2nd blue-green algae bloom found on P.E.I., this time in Murray River

P.E.I. issued another blue-green algae bloom advisory on Wednesday, after the organisms causing the phenomenon were found in Murray River's MacLures Pond.

Blue-green algae blooms fairly rare in P.E.I.

P.E.I. officials issued a blue-green algae bloom advisory Tuesday for Black Pond (shown), east of Souris. A day later, another warning said the microscopic organisms causing the phenomenon had been found in Murray River's MacLures Pond as well. (Kate McKenna/CBC)

P.E.I. issued another blue-green algae bloom advisory on Wednesday, after the microscopic organisms causing the phenomenon were found in Murray River's MacLures Pond.

Just a day before, the province announced it had discovered blue-green algae in Black Pond near Souris. That was the first time in two years that such a bloom had been reported in the province.

Also known as cyanobacteria, blue-green algae are clusters of microscopic organisms that can produce toxins harmful to humans and animals.

"The common consensus is that it's caused under 'eutrophic' conditions, or highly nutrient-enriched conditions," said Cindy Crane, a biologist with the provincial Environment Department who deals with surface water issues.

"We used to think it was mostly phosphorus, but current thinking is that it depends on basically the ratio of phosphorus to nitrogen in the environment that cause it to grow. It also needs the light and heat and a few other environmental factors."

Crane said those conditions aren't unusual in P.E.I., and human activity like agriculture and septic systems can release such nutrients.

Google map showing the town of Murray River with the location of MacLures Pond marked.
This map shows where MacLures Pond is located, west of the Riverside Drive bridge in Murray River. (Google Maps)

"It's not something that's been introduced or brought here or anything like that," she said, when asked about the bloom near Souris. "That is probably a normal part of the aquatic life that's present in Black Pond.

"It's just that this particular time something has triggered it to go into that bloom state."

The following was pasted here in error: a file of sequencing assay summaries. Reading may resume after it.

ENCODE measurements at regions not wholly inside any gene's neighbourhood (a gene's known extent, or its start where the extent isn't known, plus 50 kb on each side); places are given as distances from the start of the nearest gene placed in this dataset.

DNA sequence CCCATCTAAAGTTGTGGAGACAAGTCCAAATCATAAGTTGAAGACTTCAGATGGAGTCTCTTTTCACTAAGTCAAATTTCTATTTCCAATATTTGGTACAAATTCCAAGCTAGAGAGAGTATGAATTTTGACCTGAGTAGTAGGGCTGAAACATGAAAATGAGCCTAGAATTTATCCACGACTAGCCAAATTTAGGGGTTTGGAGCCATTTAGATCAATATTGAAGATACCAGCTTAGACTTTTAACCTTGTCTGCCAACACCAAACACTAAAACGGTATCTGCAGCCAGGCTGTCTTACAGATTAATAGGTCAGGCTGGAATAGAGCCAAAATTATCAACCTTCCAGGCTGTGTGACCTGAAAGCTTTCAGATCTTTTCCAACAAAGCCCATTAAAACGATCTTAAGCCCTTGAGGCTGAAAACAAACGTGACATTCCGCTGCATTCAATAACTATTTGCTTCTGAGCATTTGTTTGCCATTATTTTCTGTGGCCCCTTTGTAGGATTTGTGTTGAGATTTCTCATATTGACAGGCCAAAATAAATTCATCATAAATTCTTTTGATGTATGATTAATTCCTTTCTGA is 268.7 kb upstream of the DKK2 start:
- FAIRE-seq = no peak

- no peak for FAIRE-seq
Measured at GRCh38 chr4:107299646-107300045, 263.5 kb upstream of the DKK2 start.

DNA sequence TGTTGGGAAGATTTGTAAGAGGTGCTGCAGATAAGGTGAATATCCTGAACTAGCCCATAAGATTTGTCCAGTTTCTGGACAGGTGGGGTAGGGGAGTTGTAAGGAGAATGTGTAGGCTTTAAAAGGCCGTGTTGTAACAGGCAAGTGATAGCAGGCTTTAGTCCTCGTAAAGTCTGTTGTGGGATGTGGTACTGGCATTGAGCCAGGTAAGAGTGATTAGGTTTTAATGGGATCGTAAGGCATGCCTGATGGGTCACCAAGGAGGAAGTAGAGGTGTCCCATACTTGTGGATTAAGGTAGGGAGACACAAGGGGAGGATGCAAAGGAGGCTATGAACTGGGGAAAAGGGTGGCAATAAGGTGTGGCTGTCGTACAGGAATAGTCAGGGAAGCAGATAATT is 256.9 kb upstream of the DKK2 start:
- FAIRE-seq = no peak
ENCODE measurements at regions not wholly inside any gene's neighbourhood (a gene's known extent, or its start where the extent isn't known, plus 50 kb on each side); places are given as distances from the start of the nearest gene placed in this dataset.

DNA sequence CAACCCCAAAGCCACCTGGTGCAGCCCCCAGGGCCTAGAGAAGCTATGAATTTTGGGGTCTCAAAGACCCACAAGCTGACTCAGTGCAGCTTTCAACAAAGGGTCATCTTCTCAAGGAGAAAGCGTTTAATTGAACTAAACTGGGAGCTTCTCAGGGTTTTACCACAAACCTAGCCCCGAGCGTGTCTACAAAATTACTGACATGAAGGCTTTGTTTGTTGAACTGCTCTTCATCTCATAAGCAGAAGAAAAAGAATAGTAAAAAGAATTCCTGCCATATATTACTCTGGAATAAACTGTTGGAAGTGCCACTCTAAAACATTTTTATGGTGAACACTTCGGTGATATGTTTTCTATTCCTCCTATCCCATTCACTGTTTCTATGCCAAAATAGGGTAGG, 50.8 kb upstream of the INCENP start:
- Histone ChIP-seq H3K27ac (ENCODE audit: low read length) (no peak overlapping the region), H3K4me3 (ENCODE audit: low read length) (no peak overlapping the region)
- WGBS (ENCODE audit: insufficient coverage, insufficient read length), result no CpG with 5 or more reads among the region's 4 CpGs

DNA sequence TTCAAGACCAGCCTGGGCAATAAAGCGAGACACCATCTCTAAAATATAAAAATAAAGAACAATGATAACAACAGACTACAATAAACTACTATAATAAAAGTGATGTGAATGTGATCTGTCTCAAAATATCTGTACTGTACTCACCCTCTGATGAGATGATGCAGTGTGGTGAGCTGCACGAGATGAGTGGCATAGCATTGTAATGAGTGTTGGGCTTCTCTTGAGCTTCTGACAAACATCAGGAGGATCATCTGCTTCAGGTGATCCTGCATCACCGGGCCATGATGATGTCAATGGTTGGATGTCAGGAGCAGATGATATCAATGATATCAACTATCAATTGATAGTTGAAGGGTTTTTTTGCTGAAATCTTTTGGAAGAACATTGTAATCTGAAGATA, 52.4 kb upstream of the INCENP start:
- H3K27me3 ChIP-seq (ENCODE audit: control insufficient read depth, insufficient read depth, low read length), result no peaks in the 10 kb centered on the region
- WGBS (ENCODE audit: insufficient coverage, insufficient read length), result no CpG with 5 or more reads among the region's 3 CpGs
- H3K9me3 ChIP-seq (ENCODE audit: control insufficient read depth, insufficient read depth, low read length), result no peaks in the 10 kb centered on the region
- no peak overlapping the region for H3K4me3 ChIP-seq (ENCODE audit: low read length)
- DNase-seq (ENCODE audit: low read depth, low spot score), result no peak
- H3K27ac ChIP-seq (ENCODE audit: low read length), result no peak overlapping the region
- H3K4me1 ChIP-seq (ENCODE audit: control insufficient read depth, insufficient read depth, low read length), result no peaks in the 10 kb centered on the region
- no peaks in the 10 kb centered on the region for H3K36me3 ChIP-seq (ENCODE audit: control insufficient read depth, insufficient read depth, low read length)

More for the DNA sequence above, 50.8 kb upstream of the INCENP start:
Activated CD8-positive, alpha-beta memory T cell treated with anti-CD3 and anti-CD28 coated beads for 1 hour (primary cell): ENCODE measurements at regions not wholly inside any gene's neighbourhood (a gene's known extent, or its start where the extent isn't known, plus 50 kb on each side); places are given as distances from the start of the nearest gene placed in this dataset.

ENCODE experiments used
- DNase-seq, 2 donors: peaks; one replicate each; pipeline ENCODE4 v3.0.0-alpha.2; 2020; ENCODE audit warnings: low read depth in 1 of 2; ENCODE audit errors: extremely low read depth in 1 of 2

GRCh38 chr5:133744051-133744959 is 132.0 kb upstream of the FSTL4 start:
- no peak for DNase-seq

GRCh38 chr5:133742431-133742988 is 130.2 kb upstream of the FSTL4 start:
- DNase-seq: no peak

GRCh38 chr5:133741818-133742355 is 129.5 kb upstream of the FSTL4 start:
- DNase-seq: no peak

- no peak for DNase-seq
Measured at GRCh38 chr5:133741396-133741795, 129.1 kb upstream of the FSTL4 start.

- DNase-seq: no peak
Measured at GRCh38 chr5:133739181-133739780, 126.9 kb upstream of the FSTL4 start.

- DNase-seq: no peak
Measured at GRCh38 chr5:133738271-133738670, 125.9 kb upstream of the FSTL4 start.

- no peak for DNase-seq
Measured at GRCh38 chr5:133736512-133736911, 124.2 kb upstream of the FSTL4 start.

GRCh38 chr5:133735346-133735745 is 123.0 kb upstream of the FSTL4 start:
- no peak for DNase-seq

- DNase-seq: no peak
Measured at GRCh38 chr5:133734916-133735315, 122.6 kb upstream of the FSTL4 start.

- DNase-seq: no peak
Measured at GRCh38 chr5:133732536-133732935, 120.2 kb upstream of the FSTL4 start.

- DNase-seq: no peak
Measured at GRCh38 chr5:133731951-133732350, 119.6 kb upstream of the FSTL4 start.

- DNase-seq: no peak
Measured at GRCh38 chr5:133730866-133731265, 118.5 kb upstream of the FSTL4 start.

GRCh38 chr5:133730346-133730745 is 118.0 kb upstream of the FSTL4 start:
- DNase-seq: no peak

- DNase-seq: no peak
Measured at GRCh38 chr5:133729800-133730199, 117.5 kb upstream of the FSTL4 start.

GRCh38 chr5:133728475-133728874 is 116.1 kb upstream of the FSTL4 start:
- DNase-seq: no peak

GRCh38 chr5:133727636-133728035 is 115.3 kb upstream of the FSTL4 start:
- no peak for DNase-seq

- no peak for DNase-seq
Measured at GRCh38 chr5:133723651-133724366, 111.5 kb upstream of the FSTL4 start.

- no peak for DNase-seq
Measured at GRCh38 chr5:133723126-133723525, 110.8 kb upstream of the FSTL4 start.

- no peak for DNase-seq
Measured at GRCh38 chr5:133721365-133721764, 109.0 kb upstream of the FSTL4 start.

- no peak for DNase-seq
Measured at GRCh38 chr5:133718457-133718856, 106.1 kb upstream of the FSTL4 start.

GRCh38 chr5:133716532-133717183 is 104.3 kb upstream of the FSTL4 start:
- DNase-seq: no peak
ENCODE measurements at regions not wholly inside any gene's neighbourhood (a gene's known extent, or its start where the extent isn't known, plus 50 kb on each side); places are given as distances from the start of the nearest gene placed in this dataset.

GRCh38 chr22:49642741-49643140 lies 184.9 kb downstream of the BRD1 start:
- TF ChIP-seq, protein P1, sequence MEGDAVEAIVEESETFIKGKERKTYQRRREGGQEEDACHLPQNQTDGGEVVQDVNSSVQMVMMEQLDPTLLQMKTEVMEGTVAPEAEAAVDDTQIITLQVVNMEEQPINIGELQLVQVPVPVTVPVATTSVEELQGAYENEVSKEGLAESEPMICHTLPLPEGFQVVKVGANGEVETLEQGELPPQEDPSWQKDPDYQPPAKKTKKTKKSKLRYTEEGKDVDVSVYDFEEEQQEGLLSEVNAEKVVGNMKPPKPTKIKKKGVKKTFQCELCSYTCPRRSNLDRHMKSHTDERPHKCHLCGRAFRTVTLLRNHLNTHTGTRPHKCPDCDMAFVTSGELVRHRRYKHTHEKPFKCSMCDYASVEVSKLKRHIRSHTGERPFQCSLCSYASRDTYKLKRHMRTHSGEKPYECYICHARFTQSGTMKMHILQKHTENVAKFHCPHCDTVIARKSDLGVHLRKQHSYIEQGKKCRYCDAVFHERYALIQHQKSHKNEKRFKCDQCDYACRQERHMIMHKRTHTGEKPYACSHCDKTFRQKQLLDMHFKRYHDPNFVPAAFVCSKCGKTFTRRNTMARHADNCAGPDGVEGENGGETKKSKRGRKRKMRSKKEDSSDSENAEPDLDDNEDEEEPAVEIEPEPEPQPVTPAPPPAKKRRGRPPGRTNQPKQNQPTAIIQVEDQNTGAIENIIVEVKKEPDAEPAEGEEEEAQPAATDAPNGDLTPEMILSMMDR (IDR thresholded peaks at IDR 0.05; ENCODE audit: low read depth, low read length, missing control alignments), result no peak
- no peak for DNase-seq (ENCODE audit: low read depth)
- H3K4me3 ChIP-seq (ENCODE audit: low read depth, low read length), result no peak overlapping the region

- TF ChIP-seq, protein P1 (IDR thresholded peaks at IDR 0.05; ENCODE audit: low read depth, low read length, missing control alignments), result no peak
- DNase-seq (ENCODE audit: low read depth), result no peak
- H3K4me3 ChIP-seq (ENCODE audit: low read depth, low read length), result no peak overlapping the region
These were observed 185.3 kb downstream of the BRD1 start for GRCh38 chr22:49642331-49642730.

Blooms rare on P.E.I.

But blue-green algae blooms are fairly rare in P.E.I., with only 11 other instances recorded since 2004. The last blue-algae advisory before this week's two discoveries was issued in 2020.

Ryan Neale, manager of environmental health with the Chief Public Health Office, said the province treats the blooms with "great caution."

Public Health advises people to avoid drinking or even touching the water because it could cause symptoms such as skin irritation, rash and sore eyes. 

"Individuals aren't typically drinking surface water," Neale said. "But if you are swimming in the water, especially if you have young children, they may have just some of the water and [that] can potentially lead to some of those symptoms."

Some signs to watch out for in the water are a noticeable bright-turquoise hue, specks, and something that look like short grass clippings. (Bruce Johnson)

No matter where you're swimming, he said, it's always a good idea to shower afterwards.

If dogs or other animals jump into water hosting a blue-green algae bloom, the organisms can cause severe illness or even death. 

Flagging another danger, the province warned in both bloom alerts issued this week: "It is advised to avoid consumption of fish caught in this area." 

Islanders asked to report blooms

Crane said that people should report signs of blue-green algae blooms so it can be tested.

Some signs to watch out for in the water:

  • a noticeable bright turquoise hue
  • specks
  • vegetation that looks like short grass clippings

She said the blooms could last from several weeks to a month, dissipating more quickly if the weather turns cooler.

Around North America, blooms are often found in non-flowing freshwater during hotter parts of summer.

With files from Kate McKenna


To encourage thoughtful and respectful conversations, first and last names will appear with each submission to CBC/Radio-Canada's online communities (except in children and youth-oriented communities). Pseudonyms will no longer be permitted.

By submitting a comment, you accept that CBC has the right to reproduce and publish that comment in whole or in part, in any manner CBC chooses. Please note that CBC does not endorse the opinions expressed in comments. Comments on this story are moderated according to our Submission Guidelines. Comments are welcome while open. We reserve the right to close comments at any time.

Become a CBC Member

Join the conversation  Create account

Already have an account?